Non-Native mayors and forestry officials unleashed a racist tirade against Crees at a meeting in Matagami to discuss logging on Sept. 22, according to reports.
“It was interestingly shocking. It was quite disturbing,” said Romeo Saganash, the Cree negotiator with Quebec, who attended the meeting.
The meeting was organized by the Quebec government to inform non-Native northerners about the latest negotiations on forestry with the Crees.
It came just two days after Quebec’s most recent offer, which Crees are already saying isn’t much of an improvement over what Quebec was offering last year.
The mayors and mill heads didn’t like Quebec’s proposal to set aside a percentage of jobs in forestry for Crees, according to one source. “They didn’t like Crees getting jobs,” he said.
Crees hold less than 1 percent of jobs in forestry in a region where they make up 40 to 45 percent of the population.
Hardly anyone present in the room dissented from the anti-Cree onslaught. In the face of the tirade, the government officials reportedly didn’t bother defending the Crees. Instead, they promised to put a local representative on a proposed forestry authority, which would issue cutting permits in Iyiyuuschii.
The authority would have equal representation from Crees and Quebec.
Sam Etapp, head of the Cree forestry campaign, expressed dismay about the “Indian bashing” in Matagami. “I’m not surprised by that type of reaction. Generally they have always had a racist attitude to Natives. They’ve always tried to undermine and marginalize the Crees,” he said.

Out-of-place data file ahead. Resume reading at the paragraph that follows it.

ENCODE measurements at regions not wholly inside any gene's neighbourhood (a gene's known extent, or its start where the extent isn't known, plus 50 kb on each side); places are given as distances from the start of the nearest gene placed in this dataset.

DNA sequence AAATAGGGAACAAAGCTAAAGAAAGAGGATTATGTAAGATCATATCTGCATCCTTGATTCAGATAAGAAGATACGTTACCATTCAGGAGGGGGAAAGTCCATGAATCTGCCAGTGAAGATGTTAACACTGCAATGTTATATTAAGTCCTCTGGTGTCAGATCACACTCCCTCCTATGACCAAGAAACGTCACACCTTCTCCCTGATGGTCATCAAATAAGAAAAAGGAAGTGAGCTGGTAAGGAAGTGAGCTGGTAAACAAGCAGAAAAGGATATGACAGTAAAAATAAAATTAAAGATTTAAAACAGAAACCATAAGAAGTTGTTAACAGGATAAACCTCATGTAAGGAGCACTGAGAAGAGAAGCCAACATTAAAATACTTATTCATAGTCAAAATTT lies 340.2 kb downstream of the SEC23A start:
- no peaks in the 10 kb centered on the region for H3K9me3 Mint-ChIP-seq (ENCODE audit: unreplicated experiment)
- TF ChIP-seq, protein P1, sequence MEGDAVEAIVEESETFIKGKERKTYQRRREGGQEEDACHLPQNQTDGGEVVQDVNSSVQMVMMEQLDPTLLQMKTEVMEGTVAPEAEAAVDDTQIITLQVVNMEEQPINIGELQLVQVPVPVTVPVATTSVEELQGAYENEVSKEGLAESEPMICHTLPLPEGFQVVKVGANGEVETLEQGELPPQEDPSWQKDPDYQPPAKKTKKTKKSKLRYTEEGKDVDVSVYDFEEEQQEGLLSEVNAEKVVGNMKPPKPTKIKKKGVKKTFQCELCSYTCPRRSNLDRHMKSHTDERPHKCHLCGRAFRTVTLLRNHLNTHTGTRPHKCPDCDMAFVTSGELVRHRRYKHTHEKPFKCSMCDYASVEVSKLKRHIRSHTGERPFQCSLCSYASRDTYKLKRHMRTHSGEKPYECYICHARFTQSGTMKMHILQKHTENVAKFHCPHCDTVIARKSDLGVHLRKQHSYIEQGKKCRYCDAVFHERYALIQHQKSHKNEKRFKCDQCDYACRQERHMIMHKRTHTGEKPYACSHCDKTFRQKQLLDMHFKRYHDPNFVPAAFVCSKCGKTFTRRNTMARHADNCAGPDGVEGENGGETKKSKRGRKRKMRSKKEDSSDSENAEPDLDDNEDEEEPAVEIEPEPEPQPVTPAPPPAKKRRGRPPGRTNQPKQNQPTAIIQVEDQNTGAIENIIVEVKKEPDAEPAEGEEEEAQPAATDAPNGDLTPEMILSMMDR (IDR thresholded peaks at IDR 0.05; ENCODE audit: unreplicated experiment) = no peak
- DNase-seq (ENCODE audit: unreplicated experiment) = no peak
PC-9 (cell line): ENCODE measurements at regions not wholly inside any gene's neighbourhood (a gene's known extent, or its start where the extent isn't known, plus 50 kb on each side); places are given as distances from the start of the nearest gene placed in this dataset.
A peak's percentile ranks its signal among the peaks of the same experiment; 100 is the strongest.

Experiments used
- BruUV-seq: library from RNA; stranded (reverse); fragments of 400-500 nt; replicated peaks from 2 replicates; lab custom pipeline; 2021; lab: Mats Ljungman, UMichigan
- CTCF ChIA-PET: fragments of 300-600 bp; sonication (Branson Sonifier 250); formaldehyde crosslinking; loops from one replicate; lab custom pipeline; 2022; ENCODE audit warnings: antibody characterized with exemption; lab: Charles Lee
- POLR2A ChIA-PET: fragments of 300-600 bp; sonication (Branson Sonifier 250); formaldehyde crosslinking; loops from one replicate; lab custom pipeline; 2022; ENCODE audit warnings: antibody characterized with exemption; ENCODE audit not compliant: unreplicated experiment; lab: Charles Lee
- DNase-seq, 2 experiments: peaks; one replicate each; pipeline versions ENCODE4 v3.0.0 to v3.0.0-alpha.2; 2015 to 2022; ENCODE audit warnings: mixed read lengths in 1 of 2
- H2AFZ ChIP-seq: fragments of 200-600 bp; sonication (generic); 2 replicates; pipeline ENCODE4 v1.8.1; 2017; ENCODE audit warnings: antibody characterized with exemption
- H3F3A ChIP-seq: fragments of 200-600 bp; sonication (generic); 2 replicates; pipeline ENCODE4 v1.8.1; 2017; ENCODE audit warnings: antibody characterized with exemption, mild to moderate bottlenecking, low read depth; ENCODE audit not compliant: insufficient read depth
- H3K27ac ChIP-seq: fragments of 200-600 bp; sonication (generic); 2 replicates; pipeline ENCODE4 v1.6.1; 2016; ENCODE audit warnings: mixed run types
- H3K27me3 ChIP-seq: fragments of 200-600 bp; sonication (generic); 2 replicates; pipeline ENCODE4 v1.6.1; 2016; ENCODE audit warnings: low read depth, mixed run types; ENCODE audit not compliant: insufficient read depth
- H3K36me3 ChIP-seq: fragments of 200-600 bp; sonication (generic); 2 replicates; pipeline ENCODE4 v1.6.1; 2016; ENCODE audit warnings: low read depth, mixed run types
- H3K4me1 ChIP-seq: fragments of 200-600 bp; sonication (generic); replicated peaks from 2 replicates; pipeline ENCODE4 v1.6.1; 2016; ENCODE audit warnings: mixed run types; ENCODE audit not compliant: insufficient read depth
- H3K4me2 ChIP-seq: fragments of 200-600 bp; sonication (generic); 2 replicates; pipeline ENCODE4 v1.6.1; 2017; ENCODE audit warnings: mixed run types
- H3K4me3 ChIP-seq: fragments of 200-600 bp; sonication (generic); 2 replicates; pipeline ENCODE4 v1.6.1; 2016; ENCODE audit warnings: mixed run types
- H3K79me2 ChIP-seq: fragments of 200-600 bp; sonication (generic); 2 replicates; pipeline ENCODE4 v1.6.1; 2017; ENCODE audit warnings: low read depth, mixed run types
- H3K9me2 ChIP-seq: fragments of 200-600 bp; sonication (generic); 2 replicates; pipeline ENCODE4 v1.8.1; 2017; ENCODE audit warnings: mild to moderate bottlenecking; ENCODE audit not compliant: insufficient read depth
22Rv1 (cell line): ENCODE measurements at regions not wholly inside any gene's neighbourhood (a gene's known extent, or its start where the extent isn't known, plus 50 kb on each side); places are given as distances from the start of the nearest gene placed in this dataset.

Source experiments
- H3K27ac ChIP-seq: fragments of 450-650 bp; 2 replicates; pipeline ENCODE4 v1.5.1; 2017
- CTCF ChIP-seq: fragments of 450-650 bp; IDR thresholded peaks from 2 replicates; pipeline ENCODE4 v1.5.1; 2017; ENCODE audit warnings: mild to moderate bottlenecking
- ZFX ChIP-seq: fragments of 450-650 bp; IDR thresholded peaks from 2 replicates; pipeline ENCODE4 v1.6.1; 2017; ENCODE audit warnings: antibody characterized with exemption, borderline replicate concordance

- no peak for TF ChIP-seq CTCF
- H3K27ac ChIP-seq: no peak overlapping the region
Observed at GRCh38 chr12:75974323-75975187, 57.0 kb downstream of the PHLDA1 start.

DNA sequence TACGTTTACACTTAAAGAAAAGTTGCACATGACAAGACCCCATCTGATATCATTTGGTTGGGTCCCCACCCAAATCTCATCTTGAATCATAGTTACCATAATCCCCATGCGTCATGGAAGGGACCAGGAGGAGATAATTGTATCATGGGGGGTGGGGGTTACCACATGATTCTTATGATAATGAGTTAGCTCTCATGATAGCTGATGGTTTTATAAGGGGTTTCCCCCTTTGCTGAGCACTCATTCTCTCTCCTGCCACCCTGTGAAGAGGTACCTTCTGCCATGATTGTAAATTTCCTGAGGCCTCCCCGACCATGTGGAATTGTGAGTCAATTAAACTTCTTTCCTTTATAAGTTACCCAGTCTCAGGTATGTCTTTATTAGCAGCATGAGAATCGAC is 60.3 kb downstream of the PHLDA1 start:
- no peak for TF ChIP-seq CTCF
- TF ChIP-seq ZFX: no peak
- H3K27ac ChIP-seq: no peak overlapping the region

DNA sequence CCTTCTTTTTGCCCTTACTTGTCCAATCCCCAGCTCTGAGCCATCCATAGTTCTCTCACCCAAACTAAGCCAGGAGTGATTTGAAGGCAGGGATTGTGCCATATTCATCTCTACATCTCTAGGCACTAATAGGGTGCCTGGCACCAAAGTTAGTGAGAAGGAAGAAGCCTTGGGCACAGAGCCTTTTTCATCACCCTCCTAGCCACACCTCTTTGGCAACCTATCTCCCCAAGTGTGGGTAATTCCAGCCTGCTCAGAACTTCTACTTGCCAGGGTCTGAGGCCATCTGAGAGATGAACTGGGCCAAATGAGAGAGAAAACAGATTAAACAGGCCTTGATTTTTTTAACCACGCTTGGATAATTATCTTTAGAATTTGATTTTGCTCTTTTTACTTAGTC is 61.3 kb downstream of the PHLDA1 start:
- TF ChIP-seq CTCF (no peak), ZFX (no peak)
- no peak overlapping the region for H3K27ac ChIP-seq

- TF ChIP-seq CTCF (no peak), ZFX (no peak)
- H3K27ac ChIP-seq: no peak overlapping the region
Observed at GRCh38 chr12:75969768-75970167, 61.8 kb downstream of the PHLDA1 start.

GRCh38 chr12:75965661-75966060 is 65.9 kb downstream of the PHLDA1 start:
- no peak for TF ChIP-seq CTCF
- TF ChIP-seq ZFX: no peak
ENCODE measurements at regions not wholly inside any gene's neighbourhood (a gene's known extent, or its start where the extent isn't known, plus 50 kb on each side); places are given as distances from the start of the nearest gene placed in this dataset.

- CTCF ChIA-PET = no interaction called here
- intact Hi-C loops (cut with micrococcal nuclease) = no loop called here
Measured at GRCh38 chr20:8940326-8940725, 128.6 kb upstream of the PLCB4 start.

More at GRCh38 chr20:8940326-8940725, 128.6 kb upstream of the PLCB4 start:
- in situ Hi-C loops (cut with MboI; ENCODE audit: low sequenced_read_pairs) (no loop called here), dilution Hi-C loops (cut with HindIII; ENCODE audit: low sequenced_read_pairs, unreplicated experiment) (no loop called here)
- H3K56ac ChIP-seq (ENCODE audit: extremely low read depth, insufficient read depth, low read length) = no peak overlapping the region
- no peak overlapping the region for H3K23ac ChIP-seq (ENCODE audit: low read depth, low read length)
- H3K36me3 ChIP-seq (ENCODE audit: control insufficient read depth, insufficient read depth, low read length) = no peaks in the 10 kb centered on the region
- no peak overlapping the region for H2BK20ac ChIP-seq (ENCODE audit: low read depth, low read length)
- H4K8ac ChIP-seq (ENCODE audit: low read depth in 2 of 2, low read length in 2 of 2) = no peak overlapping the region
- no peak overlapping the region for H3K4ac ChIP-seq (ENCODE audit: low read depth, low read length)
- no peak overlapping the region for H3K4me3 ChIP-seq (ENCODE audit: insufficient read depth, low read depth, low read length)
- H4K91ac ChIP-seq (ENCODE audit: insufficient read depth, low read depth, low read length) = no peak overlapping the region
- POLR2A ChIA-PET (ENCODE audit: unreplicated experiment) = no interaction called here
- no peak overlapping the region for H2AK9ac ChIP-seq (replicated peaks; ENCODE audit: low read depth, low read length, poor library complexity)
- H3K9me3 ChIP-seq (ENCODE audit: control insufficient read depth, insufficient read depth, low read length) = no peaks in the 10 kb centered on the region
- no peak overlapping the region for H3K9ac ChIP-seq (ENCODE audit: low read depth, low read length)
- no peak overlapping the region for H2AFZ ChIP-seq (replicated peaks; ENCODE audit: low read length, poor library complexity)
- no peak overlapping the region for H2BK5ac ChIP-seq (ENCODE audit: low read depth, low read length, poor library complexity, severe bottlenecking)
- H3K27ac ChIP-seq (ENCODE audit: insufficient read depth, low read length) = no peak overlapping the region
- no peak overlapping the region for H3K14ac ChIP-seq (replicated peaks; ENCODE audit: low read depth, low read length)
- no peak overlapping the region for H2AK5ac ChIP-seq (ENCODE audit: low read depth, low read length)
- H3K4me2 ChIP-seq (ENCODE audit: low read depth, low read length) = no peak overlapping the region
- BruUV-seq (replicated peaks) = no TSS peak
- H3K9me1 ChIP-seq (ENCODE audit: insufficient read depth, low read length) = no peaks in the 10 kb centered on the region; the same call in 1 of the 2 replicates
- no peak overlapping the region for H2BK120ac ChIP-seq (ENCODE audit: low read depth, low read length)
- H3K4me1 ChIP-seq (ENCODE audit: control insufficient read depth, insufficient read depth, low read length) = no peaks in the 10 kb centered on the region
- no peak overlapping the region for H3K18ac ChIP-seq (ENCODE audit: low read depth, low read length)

Lebel-sur-Quévillon Mayor Gérald LeMoyne, who reportedly was critical of Crees, was out hunting and could not be reached for comment. He is an employee at the forestry giant Domtar, which is Waswanipi’s joint-venture partner in the Nabakatuk sawmill.
Other mayors and Quebec officials also could not be reached.
On Sept. 25, Grand Chief Ted Moses met with Cree chiefs and his forestry advisors to discuss Quebec’s latest offer. They told the Cree negotiators to go back and get a better deal.
“It’s not significantly different from last year’s offer,” said Etapp. “There is a slight increase in the monetary offer, but otherwise everything is the same.”
Quebec is still balking at one of the main Cree demands – that the deal be a complementary agreement to the James Bay and Northern Quebec Agreement. This would protect it from arbitrary changes by future governments.
The Sept. 30 deadline for a deal is fast approaching. Etapp said he wasn’t hopeful about a last-minute deal. “Personally I am not too confident,” he said.
Etapp refused to release the dollar value of the latest Quebec offer or of last year’s offer while negotiations continue. Another source said the two offers are only about $500,000 apart. In the latest offer, Quebec has proposed to set up a $ 10-million economic-development fund, which would provide compensation to trappers and hunters for past forestry damages.